So, of course, New York became the dream, the land of meaningful pursuits, a chance for absolution of my small-town sins. After college, I moved there and eventually got a job as a journalist at a weekly newspaper, The New York Observer. The month I started, in August 2004, the Republican Convention had come to New York. The Republicans’ arrival felt like an insult to the city’s liberals, those who had voted for Al Gore and were against the war in Iraq. As reporters, we crashed the parties and made fun of the rubes. But to me they didn’t look much different from the New Yorkers. The Republicans were the world’s warriors, another power elite. They had come to a city that not-so-secretly celebrated and worshipped the winners, no matter their deeds.

By then, New York had morphed, thanks to the Internet, into a cocaine-and-steroids version of itself. Only a few years after September 11, we had in fact become less introspective. The compassionate efforts to understand our new, uncertain world were replaced by an ever more certain set of ways to manage it—money, marriage, brownstone, children, organic market, Pilates—all of it fueled by a sleazily exuberant stock market. September 11 had been just another dip in the market. During the most catastrophic years of the wars in Iraq and Afghanistan, New York threw a giant party.

There was a terrible fissure between this surreal New York and the reality outside of it: the invasion of Iraq, this new terror war. The frantic scrambling to read books on the Taliban and Sayyid Qutb and Islam itself—which seemed to many not one of the world’s three main monotheistic faiths but a newly discovered alien philosophy—didn’t continue after the invasions of Afghanistan and Iraq. I don’t remember a whole lot of people buying books about Iraq at all, except for the ones that made the case for invasion, like Republic of Fear and The Threatening Storm. By 2005, the wars disappeared from television. Had the media become so elitist, so dominated by Harvard and Yale graduates, that none of us knew the soldiers fighting, didn’t feel impassioned by the wars? That very process I’d longed for when I moved to New York, the severing of my small-town identity, had only resulted in a new kind of ignorance, a disconnection from the rest of the country. To some sophisticates I met in New York, my apparent provinciality had been a kind of exoticism; I was a survivor of those horrible American places they glimpsed on Fox News. But New Yorkers were ignorant about them, too. And realizing this, suddenly, the New Yorkers I had so long admired and envied seemed to be the provincial ones—if they didn’t understand their own country, I wasn’t sure any of us could possibly understand the world.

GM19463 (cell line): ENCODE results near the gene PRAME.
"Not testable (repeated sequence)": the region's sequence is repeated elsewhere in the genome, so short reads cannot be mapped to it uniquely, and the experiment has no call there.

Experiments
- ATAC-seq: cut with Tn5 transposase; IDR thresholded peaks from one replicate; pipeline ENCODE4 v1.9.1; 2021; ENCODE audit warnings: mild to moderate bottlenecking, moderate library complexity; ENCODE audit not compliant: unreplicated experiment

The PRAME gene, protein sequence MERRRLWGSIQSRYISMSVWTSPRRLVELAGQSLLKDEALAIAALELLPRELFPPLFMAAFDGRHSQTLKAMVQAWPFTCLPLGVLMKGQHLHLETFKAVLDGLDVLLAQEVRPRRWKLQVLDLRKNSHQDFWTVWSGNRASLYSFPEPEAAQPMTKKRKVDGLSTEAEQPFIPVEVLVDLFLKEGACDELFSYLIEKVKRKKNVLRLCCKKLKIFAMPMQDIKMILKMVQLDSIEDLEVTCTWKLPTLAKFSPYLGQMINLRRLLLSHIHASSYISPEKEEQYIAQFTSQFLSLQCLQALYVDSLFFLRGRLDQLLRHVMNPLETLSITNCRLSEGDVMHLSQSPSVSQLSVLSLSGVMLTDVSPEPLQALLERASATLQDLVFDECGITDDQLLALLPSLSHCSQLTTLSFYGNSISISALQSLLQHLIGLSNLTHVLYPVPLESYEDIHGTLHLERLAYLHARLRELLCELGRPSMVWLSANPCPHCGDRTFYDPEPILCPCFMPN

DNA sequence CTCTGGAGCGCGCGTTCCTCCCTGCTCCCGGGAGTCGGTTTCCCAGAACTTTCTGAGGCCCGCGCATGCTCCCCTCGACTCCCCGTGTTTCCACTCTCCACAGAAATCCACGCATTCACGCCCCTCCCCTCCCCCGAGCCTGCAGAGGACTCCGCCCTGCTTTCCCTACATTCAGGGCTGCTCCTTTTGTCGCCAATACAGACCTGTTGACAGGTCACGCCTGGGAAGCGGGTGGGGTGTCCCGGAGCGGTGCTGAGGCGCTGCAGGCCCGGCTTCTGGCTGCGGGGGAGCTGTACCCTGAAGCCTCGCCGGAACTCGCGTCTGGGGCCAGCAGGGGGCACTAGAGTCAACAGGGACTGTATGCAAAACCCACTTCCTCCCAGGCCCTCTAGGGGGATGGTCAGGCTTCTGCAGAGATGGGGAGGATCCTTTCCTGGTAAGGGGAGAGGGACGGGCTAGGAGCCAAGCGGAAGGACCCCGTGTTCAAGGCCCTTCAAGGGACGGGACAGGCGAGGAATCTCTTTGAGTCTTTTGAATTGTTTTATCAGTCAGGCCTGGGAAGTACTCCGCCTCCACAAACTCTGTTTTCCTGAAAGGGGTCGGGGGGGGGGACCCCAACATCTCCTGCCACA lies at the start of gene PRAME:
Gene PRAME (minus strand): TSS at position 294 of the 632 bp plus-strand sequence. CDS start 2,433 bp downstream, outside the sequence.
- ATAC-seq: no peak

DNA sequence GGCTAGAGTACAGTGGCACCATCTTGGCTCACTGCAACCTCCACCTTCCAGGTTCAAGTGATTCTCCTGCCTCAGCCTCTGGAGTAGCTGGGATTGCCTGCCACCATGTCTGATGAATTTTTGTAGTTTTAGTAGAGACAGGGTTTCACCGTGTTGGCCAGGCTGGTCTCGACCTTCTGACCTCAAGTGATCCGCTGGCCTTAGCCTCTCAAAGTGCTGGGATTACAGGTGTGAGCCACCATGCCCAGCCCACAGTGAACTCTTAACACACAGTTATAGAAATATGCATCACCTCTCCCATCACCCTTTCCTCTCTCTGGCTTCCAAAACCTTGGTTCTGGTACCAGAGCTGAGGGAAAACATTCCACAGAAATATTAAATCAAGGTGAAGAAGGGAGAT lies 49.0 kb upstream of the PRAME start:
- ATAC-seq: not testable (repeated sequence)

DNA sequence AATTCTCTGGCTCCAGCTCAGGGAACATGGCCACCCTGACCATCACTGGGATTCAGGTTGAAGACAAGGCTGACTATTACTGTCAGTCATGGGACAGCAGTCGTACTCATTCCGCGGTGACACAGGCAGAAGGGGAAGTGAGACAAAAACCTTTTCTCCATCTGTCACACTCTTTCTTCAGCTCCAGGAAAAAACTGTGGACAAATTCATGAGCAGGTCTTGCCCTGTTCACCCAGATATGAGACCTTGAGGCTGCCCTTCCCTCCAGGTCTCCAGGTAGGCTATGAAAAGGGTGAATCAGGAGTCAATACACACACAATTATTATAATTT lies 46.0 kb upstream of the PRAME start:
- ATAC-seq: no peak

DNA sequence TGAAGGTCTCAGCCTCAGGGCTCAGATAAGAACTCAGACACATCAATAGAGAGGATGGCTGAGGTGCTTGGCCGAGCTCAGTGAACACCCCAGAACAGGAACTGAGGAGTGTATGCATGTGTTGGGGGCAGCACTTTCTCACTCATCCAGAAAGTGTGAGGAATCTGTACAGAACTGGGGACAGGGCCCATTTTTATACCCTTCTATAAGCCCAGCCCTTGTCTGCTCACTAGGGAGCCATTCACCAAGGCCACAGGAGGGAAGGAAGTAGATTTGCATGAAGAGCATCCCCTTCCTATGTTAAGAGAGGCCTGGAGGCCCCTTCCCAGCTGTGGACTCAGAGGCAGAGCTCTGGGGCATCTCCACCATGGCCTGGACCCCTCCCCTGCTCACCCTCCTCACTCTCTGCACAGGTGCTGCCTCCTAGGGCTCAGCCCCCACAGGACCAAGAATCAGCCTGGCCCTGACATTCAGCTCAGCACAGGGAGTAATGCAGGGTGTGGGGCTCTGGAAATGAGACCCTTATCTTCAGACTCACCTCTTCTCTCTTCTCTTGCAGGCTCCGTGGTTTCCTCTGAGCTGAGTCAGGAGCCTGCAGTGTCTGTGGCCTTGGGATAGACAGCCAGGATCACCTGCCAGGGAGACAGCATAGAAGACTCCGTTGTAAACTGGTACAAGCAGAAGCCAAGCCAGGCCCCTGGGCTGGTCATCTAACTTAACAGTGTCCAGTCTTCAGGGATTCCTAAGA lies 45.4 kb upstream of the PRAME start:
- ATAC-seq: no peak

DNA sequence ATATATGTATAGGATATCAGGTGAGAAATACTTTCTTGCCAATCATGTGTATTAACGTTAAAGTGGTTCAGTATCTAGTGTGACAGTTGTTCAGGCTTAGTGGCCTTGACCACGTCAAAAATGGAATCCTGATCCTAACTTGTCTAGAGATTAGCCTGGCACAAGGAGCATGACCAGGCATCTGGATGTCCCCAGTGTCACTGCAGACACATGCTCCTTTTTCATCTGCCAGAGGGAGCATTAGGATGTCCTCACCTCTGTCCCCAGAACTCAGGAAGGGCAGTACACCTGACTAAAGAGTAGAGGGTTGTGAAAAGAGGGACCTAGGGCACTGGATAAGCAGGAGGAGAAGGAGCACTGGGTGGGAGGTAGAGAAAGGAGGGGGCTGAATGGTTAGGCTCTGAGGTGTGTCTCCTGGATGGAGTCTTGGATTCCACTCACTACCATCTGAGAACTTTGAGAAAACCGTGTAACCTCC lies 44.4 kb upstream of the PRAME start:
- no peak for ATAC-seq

To me, New York’s beautiful diversity had been the best life America had to offer. But I knew there was something wrong with the way we were living. We walked around with this nagging sense that something happened to us, but I didn’t know what and didn’t know why. That was one of the reasons I applied for the fellowship; I knew that my own confusion had to do with some central unawareness of the world, the kind that would only be reinforced, time and again, by the very thing I had once loved about New York, a sophistication built by an army of defense mechanisms.

Excerpted from Notes on a Foreign Country: An American Abroad In a Post-American World by Suzy Hansen, published in 2017 by Farrar, Straus and Giroux, LLC. Copyright (C) 2017 by Suzy Hansen. All rights reserved.